When a large passenger ship meets with disaster, that event becomes the only thing the ship will forever be known for in the minds of the public. Such will be the case with the COSTA CONCORDIA, which at the time of her launch was the largest Italian cruise ship in history. While a spectacular shipwreck within sight of hundreds of camera lenses turned out to be this vessel’s fate, there is no arguing that this was a very significant ship for other important reasons.
The COSTA CONCORDIA was ordered in January, 2004 as a bigger, modified version of the 102,587 gross ton COSTA FORTUNA and COSTA MAGICA which entered service in 2003 and 2004 respectively. The newest vessel would be the name ship of the “Costa Concordia Class” of five nearly identical 114,147 gross ton ships that would carry approximately 300 more passengers than their predecessors. Based on double-occupancy the latest Costa entrant would carry 3,004 passengers and a crew of over 1,000. At full capacity there could be up to 3,780 passengers aboard occupying the 1,502 staterooms. The overall length of the ship is 952 feet (290.2 meters), a beam of 116 feet (35.5 meters) and a draft of over 26 feet (8.2 meters). The newer Costa ships are based on a common platform as vessels in parent company Carnival Cruise Line’s fleet. The same basic design for the COSTA CONCORDIA, originated with the CARNIVAL CONQUEST class of ships beginning in 2002.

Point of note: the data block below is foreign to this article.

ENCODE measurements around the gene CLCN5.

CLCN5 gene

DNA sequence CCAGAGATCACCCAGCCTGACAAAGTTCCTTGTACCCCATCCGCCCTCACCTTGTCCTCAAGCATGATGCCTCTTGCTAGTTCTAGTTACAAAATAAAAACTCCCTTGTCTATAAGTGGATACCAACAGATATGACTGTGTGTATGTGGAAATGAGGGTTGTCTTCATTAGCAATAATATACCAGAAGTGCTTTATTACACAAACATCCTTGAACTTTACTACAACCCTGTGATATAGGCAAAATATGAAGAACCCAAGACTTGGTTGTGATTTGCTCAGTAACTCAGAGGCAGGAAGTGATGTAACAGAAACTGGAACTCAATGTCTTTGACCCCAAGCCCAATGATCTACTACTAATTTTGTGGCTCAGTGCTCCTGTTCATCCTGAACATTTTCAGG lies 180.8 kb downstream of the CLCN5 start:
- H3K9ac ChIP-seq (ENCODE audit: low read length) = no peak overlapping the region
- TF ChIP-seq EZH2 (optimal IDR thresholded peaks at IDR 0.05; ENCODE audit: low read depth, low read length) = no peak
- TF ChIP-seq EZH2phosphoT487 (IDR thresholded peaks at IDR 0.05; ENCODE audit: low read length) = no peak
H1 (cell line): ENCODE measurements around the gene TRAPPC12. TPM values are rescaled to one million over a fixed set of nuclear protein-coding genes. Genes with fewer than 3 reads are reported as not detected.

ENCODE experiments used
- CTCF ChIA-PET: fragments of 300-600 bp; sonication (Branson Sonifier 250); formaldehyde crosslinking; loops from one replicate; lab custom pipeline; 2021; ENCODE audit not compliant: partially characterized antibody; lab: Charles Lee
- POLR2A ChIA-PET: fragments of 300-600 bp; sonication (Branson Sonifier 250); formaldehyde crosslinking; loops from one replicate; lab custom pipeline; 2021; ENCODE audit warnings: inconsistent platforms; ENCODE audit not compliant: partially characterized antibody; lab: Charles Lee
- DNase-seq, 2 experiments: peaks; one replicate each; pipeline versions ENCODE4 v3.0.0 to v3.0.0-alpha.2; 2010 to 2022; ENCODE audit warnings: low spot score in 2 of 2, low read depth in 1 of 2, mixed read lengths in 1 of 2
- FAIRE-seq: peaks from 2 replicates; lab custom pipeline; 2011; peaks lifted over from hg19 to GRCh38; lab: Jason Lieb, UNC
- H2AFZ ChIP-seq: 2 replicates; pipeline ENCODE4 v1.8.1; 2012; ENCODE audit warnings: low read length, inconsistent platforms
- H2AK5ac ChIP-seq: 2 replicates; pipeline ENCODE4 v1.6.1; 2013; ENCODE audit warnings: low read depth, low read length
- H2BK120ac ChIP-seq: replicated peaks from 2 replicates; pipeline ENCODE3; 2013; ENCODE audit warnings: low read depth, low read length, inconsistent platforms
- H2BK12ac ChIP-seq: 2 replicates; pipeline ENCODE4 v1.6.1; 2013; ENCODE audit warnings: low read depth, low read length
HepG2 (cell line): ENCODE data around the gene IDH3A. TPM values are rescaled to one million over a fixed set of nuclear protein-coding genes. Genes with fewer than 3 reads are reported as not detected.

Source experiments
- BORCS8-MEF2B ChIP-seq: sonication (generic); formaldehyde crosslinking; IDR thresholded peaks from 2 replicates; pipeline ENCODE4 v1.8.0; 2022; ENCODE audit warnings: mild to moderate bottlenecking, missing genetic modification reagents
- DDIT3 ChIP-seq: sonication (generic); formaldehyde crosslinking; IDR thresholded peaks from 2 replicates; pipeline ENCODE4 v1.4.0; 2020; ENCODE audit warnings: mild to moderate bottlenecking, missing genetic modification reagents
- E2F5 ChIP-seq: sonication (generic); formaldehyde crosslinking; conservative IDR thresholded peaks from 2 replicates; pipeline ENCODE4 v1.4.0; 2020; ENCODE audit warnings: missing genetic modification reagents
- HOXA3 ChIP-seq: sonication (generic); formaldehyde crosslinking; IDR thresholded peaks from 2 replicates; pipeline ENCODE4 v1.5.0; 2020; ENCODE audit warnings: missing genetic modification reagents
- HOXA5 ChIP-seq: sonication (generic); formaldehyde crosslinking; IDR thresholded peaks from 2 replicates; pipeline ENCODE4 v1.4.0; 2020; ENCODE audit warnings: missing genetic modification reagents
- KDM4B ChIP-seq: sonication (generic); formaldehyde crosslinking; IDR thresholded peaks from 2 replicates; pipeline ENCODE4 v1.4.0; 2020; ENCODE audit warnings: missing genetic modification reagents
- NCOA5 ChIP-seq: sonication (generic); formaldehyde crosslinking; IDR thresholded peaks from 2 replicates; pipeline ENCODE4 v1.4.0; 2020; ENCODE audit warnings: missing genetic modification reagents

The rapid pace of building is well illustrated by the large number of ships delivered by Italy’s Fincantieri shipyards during the decade from 2002 to 2012. For just the two brands, Carnival and Costa, the yard produced 19 cruise ships, 11 of which share similarities of design with the COSTA CONCORDIA. Among their many subsidiary companies, Costa Cruises and their affiliated Aida Cruises brand were the primary beneficiaries of Carnival’s new building largesse. The COSTA CONCORDIA entered salt water for the first time from the Sestri Ponente yard of Fincantieri near Genoa, Italy, on September 2, 2005. The floating out ceremony was somewhat unusual in that it resembled a traditional ship launch more than a mere move to the builder’s wet dock. Carnival Corporation chairman Micky Arison was present for the blessing which was performed by Cardinal Tarcisio Bertone, the Archbishop of Genoa. An employee of the shipyard, Graziella Frisone, acted as Godmother. As she sent the ceremonial bottle of champagne against the hull, the bottle did not break. Widely regarded in seagoing lore as an extremely unlucky omen, another shipyard worker successfully smashed the bottle against the hull on the second attempt. On June 30th the largest Italian ship in history was delivered, followed by the official christening ceremony on July 7, 2006 by supermodel Eva Herzigova. Again underscoring the rapid building pace, the next ship of the class, the COSTA SERENA was floated out on August 4th and commenced her own maiden voyage in May, 2007. The third sister COSTA PACIFICA came along in 2009. As if that wasn’t enough, two smaller 92,720 gross ton sisters were ordered by Carnival Corporation for Costa, and delivered in 2009 and 2010. The final two units in the “Concordia Class” are brand new; the COSTA FAVOLOSA, recently christened in July, 2011 and the COSTA FASCINOSA, coming later this year in May.